The implementation of title ix and the facts about discrimination in college sport


In 1973 Allan Bakke, a 33 year-old Caucasian male named applied for admission to the University Of California Medical School at Davis; his application was rejected.

In 1974 Bakke filed a further application and was again denied admission, even though his test scores and grades were considerably higher than various minorities that were granted admission under a special program. This special program stated that sixteen out of each one hundred possible places for students in the medical program were set aside solely for minorities, while the other eighty four places were for anyone who qualified, including minorities. Bakke believed that he would surely have received one of those sixteen places. What happened to Bakke was in fact reverse discrimination. Bakke believed that his rejections were in direct violation of the Equal Protection Clause of the 14th amendment, as a consequence he initiated action against the University of California Regents in the Superior Court of California. That court ruled that “the admissions program violated his rights under the Equal Protection Clause of the 14th Amendment” The clause reads as follows: “…No state shall make or enforce any law which shall abridge the privileges or immunities of citizens of the United States; nor without due process of the law; nor deny to any person within its jurisdiction the equal protection of the laws.”
In 1972 an amendment was passed in the US Constitution, granting equal rights in colleges.

Title IX, as it is referred to, reads:

“No person in the United States shall, on the basis of sex, be excluded from participation in, or denied the benefits of, or be subjected to discrimination under any educational program or activity receiving federal assistance” (Title IX: Facts and Myths).
At this point in history, college sports for males began to change. More drastically, the change has come in the last ten years.

Title IX does not only deal with sports, however, that seems to be the hardest place to control it. Any school receiving federal funds must give women an equal chance to participate in athletics.

The title also requires schools to treat men and women equally when it comes to scholarships, coaches, facilities, and equipment (What is Title IX?). When Title IX was introduced, it was intended to make men and women equals. Title IX is agreeable on paper. In other words, when it is written out on paper, the ideas of Title IX are equal and contain unlimited opportunity for both men and women to succeed in college athletics. However, the unlimited opportunity has so far sided with women. While it is essential to bring women up to speed with men, it is unacceptable to reduce the number of male participants to achieve equality.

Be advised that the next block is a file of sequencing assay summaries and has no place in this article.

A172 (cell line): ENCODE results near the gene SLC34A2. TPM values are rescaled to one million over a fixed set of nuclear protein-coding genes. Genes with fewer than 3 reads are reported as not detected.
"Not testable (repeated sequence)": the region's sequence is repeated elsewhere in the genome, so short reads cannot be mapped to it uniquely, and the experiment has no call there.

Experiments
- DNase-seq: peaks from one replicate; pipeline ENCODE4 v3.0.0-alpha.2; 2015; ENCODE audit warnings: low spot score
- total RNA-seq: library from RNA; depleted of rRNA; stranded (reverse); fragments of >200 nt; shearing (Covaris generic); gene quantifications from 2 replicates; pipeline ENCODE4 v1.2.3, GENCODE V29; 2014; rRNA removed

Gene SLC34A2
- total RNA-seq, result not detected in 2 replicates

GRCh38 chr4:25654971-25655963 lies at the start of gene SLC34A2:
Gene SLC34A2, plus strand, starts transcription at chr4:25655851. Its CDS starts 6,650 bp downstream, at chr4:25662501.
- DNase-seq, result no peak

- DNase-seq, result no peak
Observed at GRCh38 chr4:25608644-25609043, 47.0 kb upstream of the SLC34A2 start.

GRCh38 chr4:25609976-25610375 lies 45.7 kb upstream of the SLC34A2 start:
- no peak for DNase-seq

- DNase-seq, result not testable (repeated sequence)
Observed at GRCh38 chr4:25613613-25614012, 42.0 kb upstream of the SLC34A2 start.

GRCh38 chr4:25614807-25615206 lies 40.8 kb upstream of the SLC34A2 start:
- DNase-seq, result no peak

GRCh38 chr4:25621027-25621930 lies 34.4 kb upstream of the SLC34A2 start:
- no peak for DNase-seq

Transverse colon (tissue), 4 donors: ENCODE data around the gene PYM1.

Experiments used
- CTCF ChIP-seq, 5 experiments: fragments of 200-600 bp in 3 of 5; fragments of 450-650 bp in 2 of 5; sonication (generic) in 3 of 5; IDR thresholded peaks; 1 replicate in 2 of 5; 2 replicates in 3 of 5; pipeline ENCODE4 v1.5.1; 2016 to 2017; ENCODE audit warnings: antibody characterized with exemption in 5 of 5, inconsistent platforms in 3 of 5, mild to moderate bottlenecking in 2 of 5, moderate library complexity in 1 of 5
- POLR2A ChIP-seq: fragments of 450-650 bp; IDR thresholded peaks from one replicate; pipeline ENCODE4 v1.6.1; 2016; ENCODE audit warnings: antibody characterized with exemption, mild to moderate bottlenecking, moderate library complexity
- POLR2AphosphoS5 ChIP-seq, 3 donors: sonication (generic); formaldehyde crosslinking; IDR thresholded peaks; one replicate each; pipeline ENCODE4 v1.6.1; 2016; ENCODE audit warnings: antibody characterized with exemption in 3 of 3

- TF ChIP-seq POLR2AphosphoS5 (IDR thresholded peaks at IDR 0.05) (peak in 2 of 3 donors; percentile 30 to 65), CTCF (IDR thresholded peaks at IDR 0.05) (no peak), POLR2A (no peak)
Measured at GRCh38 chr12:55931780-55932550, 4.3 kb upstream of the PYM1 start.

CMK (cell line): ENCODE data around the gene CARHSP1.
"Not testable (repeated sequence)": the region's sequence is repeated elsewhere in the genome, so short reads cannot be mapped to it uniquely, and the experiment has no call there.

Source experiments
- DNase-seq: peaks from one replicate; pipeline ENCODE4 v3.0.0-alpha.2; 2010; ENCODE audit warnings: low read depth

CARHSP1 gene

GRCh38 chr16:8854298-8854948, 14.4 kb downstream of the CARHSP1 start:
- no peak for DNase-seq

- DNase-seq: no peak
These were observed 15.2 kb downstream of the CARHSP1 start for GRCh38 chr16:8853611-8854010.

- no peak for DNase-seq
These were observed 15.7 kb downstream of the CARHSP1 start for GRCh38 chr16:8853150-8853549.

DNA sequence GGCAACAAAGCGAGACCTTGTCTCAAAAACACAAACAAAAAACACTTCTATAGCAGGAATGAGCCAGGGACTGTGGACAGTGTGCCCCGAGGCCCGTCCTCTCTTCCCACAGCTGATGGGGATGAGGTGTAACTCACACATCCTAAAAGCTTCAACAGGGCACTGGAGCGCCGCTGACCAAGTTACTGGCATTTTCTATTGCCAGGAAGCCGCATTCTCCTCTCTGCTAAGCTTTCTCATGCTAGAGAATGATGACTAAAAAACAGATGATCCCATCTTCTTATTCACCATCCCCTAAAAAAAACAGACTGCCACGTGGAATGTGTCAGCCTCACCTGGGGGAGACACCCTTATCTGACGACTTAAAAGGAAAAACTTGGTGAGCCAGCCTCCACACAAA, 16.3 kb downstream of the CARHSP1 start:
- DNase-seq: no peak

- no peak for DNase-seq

It is fact that male athletics generates more money then female athletics. It is also fact that male athletics have been around for a much longer time. In the late 1800’s the NBA (National Basketball Association) was founded. Now there are 29 teams who play an average 74 games per season, this does not include if a team makes it to the playoffs.

On the other end of that, the WNBA (Women’s National Basketball Association) was founded in 1996 and started play in 1997. The league started with eight teams, and has now grown to 16 teams. The women play 30 game seasons, not including playoffs (Rouse, WNBA Expansion Team Progression). According to the Team Marketing Report, an average ticket costs $51.02 per person for an NBA game, and on average, a person will spend $72.53 at a game, for food and drink, a souvenir, etc. Where as, the average ticket price for a person at a WNBA game is $13 (Rascher, What is the Size of the Sports Industry?). Obviously there is a big difference in men and women’s sports, just based on the fact that men’s sports have been around longer. People are willing to pay the higher prices to see male sports.

This article is in seven parts. This is part two.

Part 1 Women enjoy a distinct advantage over men in college athletics.
Part 3 Football seems to be the issue when dealing with scholarships. A school is permitted 85 scholarships for football.
Part 4 When Title IX was created it was crafted with intent to make it easy for schools to comply with its guidelines.
Part 5 For the first time since 1968, the USA freestyle wrestlers failed to win a single gold medal.
Part 6 Every college is required to have a designated Title IX coordinator.
Part 7 Over 110,000 women participated in intercollegiate sports. Where as in 1971 just about 25,000 participated.

Are you ready for the NEXT STEP!